Egyptians economic crisis, Gaza war | news

Although the country is facing a severe economic crisis, current President Abdel Fattah el-Sisi is likely to seek a third term in office.

Egyptians are voting in a presidential election overshadowed by war and economic crises in neighboring Gaza, with incumbent President Abdel Fattah el-Sisi likely to win a third term.

Voting began at 9 a.m. (07:00 GMT) on Sunday, with dozens of voters queuing in front of polling stations in central Cairo amid tight security.

Voting will take place every day from 9am to 9pm (07:00-19:00 GMT) until Tuesday and the official results will be announced on December 18.

Nearly 67 million people are eligible to vote, and all eyes are on the vote after previous elections garnered low participation figures.

Analysts say the economy is top of voters’ minds in Sunday’s poll as the country grapples with the worst financial crisis in its recent history – with inflation nearing 40 percent after its currency, the Egyptian pound, lost half its value since March. .

Before the current crisis, two-thirds of the country’s nearly 106 million people lived at or below the poverty line.

Despite Egypt’s suffering, a decade-long crackdown on dissent has eliminated any serious opposition to El-Sisi, the fifth president to emerge from the military since 1952.

Under his rule, Egypt has jailed thousands of political prisoners, with a presidential amnesty freeing about 1,000 in a year, rights groups say, three to four times as many arrested in the same period.

Meanwhile, Egyptians paid little attention to the election campaigns that took place in the shadow of the Israeli war on Gaza.

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Competitors are not well known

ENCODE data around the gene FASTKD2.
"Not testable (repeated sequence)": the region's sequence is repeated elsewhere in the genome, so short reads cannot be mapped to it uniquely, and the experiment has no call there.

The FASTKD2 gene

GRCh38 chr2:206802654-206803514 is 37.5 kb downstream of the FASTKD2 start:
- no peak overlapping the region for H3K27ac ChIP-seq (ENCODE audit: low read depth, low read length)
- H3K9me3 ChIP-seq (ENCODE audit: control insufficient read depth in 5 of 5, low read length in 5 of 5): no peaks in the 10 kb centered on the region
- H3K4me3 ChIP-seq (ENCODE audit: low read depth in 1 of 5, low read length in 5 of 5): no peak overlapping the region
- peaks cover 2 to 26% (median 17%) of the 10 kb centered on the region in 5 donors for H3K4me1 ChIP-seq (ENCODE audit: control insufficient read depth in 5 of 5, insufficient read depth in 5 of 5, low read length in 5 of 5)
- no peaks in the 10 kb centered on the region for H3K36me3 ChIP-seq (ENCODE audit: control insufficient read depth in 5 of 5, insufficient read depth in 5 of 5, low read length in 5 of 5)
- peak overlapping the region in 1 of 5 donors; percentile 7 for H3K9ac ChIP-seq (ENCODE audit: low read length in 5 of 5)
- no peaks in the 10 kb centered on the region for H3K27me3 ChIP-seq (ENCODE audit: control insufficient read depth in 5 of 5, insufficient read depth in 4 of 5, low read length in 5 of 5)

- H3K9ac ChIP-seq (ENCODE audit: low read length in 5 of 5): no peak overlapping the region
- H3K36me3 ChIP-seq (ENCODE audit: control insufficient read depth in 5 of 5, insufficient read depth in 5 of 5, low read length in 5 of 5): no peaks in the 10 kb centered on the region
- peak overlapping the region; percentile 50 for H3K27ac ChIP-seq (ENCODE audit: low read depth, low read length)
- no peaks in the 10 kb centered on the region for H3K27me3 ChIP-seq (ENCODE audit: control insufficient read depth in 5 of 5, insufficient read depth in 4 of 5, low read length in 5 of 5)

The other three candidates are relatively unknown among the public: Farid Zahran, leader of the left-wing Egyptian Social Democratic Party; Abdel-Sanat Yamama, from the century-old but relatively marginal Waft party; and Hashem Omar of the Republican People’s Party.

El-Sisi, a retired field marshal in the Egyptian army, came to power in 2013 after overthrowing the country’s first democratically elected president, Mohamed Morsi. Morsi’s Muslim Brotherhood was outlawed after the 2013 coup.

In the 2014 and 2018 elections, according to official results, he scored landslide victories with over 96 percent of the vote.

El-Sisi later extended the presidency from four to six years and amended the constitution, raising the limit on consecutive terms of office from two to three.

The current president is not without supporters, many of whom credit him with engineering the return to peace in the country following the 2011 uprising that toppled President Hosni Mubarak.

Since 2016, El-CC has implemented a number of economic reforms, including demonetisation and reducing the number of civil servants.

Those reforms, combined with high spending plans, including billions of dollars in new capital, have led to inflation, fueled public discontent and undermined El-Sisi’s support at home and abroad.

Under El-Sisi’s economic stewardship, the national debt has tripled, while various major projects – mostly led by the military – have failed to deliver the promised benefits.

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